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American Detective Fiction    April 1841-July 1891

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  Published in
Graham’s Magazine, April 4, 1841
    "Murders in the Rue Morgue" continued from p. 32

was loose, as she had been combing it,) and was flourishing the razor about her face, in imitation of the motions of a barber. The daughter lay prostrate and motionless; she had swooned. The screams and struggles of the old lady (during which the hair was torn from her head) had the effect of changing the probably pacific purposes of the Ourang-Outang into those of ungovernable wrath. With one determined sweep of his muscular arm he nearly severed her head from her body. The sight of blood inflamed his anger into phrenzy. Gnashing his teeth, and flashing fire from his eyes, he flew upon the body of the girl, and imbedded his fearful talons in her throat, retaining his grasp until she expired. His wandering and wild glances fell at this moment upon the head of the bed, over which those of his master, glazed in horror, were just discernible. The fury of the beast, who no doubt bore still in mind the dreaded whip, was instantly converted into dread. Conscious of having deserved punishment, he seemed desirous to conceal his bloody deeds, and skipped about the chamber in an apparent agony of nervous agitation, throwing down and

    breaking the furniture as he moved, and dragging the bed from the bedstead. In conclusion, he seized first the corpse of the daughter, and thrust it up the chimney, as it was found; then that of the old lady, with which he rushed to the window, precipitating it immediately therefrom.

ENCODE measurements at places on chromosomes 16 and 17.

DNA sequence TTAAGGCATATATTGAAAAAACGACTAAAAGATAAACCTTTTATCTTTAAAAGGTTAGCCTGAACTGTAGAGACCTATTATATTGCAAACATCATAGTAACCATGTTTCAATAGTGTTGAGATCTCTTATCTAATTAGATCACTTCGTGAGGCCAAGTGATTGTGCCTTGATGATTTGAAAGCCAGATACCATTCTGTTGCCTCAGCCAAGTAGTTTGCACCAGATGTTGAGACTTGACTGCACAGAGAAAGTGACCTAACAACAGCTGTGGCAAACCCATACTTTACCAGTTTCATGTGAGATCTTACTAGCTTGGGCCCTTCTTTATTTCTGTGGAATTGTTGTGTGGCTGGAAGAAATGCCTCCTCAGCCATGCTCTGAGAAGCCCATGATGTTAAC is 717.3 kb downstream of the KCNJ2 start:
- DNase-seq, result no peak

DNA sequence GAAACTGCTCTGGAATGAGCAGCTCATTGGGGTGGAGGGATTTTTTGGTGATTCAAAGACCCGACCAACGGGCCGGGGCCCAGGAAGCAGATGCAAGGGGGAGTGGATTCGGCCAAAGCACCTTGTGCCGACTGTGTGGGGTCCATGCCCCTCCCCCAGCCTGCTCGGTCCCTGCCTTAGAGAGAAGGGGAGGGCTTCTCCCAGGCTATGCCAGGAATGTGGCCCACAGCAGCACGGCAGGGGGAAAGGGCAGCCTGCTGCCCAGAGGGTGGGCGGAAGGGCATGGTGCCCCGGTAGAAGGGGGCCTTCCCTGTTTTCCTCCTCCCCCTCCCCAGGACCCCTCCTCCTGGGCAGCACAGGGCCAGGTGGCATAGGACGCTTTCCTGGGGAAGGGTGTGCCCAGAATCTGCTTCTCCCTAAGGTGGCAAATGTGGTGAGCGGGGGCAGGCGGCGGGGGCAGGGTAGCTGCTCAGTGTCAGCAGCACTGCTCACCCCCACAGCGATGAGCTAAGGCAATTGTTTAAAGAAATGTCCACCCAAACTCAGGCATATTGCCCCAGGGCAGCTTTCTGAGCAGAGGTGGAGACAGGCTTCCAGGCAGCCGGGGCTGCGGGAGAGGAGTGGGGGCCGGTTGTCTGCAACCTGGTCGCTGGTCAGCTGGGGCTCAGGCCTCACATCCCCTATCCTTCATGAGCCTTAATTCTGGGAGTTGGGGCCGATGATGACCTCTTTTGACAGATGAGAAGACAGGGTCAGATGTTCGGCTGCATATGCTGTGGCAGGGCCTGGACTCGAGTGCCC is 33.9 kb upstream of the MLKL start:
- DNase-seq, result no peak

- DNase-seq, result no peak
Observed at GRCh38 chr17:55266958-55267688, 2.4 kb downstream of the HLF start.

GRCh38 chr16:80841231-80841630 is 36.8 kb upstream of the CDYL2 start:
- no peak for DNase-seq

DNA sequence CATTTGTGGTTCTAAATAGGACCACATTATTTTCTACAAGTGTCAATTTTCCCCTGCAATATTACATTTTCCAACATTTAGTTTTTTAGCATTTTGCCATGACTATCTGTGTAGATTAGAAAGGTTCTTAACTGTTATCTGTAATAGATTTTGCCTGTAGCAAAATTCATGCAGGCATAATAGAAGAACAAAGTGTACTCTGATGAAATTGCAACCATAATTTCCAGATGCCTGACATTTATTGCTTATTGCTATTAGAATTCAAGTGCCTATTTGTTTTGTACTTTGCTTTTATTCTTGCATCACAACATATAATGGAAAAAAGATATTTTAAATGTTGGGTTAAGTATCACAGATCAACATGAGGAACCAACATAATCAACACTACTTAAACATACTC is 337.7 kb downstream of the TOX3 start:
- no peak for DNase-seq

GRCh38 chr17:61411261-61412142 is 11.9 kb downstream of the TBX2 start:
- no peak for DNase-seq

As the ape approached him with his mutilated burden, the sailor shrank aghast to the rod, and rather gliding than clambering down it, hurried at once home—dreading the consequences of the butchery, and gladly abandoning, in his terror, all solicitude about the fate of the Ourang-Outang. The words heard by the party upon the staircase were the Frenchman’s exclamations of horror and affright, commingled with the fiendish jabberings of the brute.

I have scarcely anything to add. The Ourang-Outang must have escaped from the chamber, by the rod, just before the breaking of the door. He must have closed the window as he passed through it. He was subsequently caught by the owner himself, who obtained for him a very large sum at the Jardin des Plantes. Le Bon was

Continued on p. 34

   
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